The Formula One (F1) circus has returned for its iconic, undulating, second half of the season. After a three-week hiatus closed off the grueling first half of the 2022 season, factories have returned from their shutdowns and drivers’ feet are back on the throttle, signalling a return to the tarmac. 

With 15 of 22 races completed, Max Verstappen has taken the lead in the drivers’ standings with 310 points, while Charles Leclerc and Sergio Perez are tied at 102 points for second.

Red Bull charges on while Ferrari claws back

Ferrari left the Constructors’ Championship title — which is awarded to teams rather than individual drivers — in the hands of Red Bull after being outclassed by a clinical operation from the Red Bull Team Principal Christian Horner.

Verstappen, a driver for Red Bull Racing, is poised to clinch his second consecutive Driver’s Championship — a championship award given to the number one driver. Verstappen is at the top of the leaderboard, clearing Leclerc by 109 points. Verstappen’s teammate, Perez, is tied with Leclerc for second place, further adding insult to injury. 

This considerable lead raises questions as to whether the championship battle is already over, with Red Bull and Verstappen as its victors. 

Multiple setbacks stemming from power unit reliability, front-end grip, and questionable strategy decisions have reduced Ferrari’s campaign for dominance to shambles. Red Bull and Verstappen’s sizable lead is vulnerable because of the slight weaknesses of their car, the RB18. Red Bull’s overweight car suffers from higher tyre degradation and a lack of instantaneous singular lap speed. Both benefit the Maranello-built Ferrari F1-75. 

Ferrari driver Leclerc had a lot to say to F1’s news team about the grand scheme of things at the press release in Belgium: “I still believe in the championship of course; it’s going to be a very difficult challenge, but I will believe in it until the very end… I think we will take [the races] one by one as a team. But, for sure, we need to try and maximize every opportunity that we have ahead.”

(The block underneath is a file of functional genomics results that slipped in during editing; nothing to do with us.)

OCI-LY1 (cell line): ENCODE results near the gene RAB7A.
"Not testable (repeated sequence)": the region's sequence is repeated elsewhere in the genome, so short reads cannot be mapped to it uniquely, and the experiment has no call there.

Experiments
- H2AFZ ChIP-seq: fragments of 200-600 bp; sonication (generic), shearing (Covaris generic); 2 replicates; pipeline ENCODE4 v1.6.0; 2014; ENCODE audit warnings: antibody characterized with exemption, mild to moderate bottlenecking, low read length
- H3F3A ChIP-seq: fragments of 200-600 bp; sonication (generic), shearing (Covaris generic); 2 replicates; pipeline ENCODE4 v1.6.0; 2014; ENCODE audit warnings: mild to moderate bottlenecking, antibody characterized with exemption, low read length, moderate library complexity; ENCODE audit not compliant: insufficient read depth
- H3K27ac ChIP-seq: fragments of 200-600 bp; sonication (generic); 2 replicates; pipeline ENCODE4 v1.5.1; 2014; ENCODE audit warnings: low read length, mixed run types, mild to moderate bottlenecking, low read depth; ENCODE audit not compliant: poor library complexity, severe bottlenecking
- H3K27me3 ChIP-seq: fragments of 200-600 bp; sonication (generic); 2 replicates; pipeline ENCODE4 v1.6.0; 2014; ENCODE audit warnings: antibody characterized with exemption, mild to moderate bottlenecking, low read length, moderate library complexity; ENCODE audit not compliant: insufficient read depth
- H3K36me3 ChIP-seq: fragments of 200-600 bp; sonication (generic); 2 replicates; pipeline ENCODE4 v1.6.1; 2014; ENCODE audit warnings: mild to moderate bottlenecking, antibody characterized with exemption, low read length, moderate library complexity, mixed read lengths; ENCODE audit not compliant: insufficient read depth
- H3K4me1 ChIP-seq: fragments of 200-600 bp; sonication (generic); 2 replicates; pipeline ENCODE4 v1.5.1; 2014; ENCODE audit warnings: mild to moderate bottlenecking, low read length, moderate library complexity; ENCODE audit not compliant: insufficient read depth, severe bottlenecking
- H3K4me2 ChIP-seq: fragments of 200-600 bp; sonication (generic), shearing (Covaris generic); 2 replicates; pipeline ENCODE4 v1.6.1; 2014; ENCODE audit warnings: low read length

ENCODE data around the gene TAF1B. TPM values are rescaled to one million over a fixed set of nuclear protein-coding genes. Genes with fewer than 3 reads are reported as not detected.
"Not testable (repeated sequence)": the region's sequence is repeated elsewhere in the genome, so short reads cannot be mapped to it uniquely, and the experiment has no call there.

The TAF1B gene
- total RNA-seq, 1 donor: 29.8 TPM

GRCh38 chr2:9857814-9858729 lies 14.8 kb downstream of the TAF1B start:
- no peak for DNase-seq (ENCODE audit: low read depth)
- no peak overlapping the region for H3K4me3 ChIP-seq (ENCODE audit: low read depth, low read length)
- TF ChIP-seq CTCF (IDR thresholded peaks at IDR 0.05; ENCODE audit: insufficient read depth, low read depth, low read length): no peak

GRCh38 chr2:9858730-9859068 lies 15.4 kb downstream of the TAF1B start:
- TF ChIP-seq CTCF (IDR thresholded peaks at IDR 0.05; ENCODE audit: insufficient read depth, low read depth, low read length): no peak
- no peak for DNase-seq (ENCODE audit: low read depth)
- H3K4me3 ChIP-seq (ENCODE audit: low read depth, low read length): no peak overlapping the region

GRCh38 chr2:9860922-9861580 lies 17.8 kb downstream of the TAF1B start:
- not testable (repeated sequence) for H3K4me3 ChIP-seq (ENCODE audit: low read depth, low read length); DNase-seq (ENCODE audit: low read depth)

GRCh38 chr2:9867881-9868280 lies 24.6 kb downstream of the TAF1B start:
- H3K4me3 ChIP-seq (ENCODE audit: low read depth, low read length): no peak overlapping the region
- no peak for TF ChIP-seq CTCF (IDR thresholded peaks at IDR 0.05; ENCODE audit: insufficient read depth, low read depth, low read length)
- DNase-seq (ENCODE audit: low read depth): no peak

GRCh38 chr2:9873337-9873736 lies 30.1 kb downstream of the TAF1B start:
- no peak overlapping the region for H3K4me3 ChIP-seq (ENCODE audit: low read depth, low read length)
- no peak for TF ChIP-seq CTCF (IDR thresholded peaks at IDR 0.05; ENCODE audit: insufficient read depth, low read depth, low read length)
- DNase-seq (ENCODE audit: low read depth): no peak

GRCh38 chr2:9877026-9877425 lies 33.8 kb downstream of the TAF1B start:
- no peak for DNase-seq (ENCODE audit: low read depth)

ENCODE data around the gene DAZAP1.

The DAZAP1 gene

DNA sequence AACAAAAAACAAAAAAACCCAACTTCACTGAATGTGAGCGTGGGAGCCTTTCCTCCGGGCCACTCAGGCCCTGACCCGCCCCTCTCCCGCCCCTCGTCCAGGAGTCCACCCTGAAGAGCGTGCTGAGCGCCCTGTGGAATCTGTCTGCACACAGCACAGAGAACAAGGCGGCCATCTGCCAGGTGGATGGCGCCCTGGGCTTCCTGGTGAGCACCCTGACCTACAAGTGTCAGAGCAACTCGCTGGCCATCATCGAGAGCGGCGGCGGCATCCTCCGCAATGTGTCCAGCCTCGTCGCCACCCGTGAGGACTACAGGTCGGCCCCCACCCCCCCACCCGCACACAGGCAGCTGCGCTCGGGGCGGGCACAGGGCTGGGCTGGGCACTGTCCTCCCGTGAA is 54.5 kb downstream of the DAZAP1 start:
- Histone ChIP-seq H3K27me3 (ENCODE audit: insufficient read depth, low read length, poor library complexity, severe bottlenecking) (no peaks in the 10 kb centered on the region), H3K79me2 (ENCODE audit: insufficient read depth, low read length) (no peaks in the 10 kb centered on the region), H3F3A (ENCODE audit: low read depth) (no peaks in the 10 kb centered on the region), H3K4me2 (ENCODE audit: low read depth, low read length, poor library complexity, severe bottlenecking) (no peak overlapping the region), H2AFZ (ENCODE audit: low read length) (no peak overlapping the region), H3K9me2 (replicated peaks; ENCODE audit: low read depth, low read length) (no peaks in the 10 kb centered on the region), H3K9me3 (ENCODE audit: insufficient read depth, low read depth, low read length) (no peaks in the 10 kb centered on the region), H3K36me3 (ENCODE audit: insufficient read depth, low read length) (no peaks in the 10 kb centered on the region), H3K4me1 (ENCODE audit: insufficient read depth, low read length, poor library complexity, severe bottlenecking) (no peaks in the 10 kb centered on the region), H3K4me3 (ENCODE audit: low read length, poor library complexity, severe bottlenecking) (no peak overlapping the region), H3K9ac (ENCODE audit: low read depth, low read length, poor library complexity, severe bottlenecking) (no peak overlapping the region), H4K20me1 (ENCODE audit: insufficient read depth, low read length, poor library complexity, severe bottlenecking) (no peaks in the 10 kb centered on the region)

Mounting questions

Mercedes, on the other hand, is making headway lately. After being significantly hampered by the Federation Internationale de l’Automobile’s technical regulations, George Russell placed second with his teammate, Lewis Hamilton in fourth in the Dutch Grand Prix. Hamilton had a shot to win it all if it weren’t for some internal communications problems. 

Porpoising caused a significant lack of pace for the Mercedes W13. According to ESPN, porpoising is what happens when a car moves up and down, “mimicking the movement of a porpoise as it travels through water.” Porpoising has resulted in Mercedes surrendering the Constructors Championship, ending its eight-year streak of winning. The problems have raised questions as to whether Hamilton can win a race this season, having placed first in a grand prix at least once in the last 10 years. 

“Of course we’ve been improving,” Hamilton said in an interview with F1. “We’ve had this consistency of the recent races and great progress that the team is making, everyone pulling together and continuing to push. The car is becoming more of a racing car, which is not particularly what it was at the start of the year! It’s more like a normal racing car in terms of its characteristics so that’s positive.”

High and dry

Alpine has proven itself to be a tour de force, topping the midfield and vying for fourth place in the Constructors Cup. But the on-track battle has taken a back seat to the vicious ongoing off-track battle since McLaren decided to part ways with driver Daniel Ricciardo at the end of the season in favor of signing Formula Two Champion Oscar Piastri after Ricciardo struggled to come to grips with the car. 

“It’s been a privilege to be a part of the McLaren Racing family for the last two seasons,” said Ricciardo. “Following several months of discussions… [with the McLaren team] we have decided to terminate my contract with the team early and agree to mutually part ways at the end of this season.”

Alpine’s Fernando Alonso threw a spanner in the works after his abrupt decision to leave his seat for a Canadian-owned Aston Martin contract. Piastri soon followed suit, jumping ship from Alpine to McLaren, abandoning the French outfit as their 2023 driver in favor of a papaya-orange seat in one of McLaren’s cars. 

The saga has left everyone wondering what exactly is going on at Alpine that has made two drivers leave Alpine team principal Otmar Szafnauer high and dry. 

The rumour mill has been hard at work with word of a possible Ricciardo return to Alpine; however, Mick Schumacher has recently been thrown in the mix as a contender for the Alpine seat from his current occupancy at Haas. Haas is making way for Antonio Giovinazzi to drive in two free practice sessions. The Italian driver’s return to F1 comes after a slow Formula E season. The French driver Pierre Gasly has also been singled out as an option for the highly contested Alpine vacancy, which would make for an all French garage alongside Esteban Ocon.    

While the 2023 driver lineup is still up in the air and in discussion, the question looms as to whether or not World Champion Sebastian Vettel, who announced his retirement from the sport, will finish his career off with a top three spot before the season-ending Abu Dhabi Grand Pris.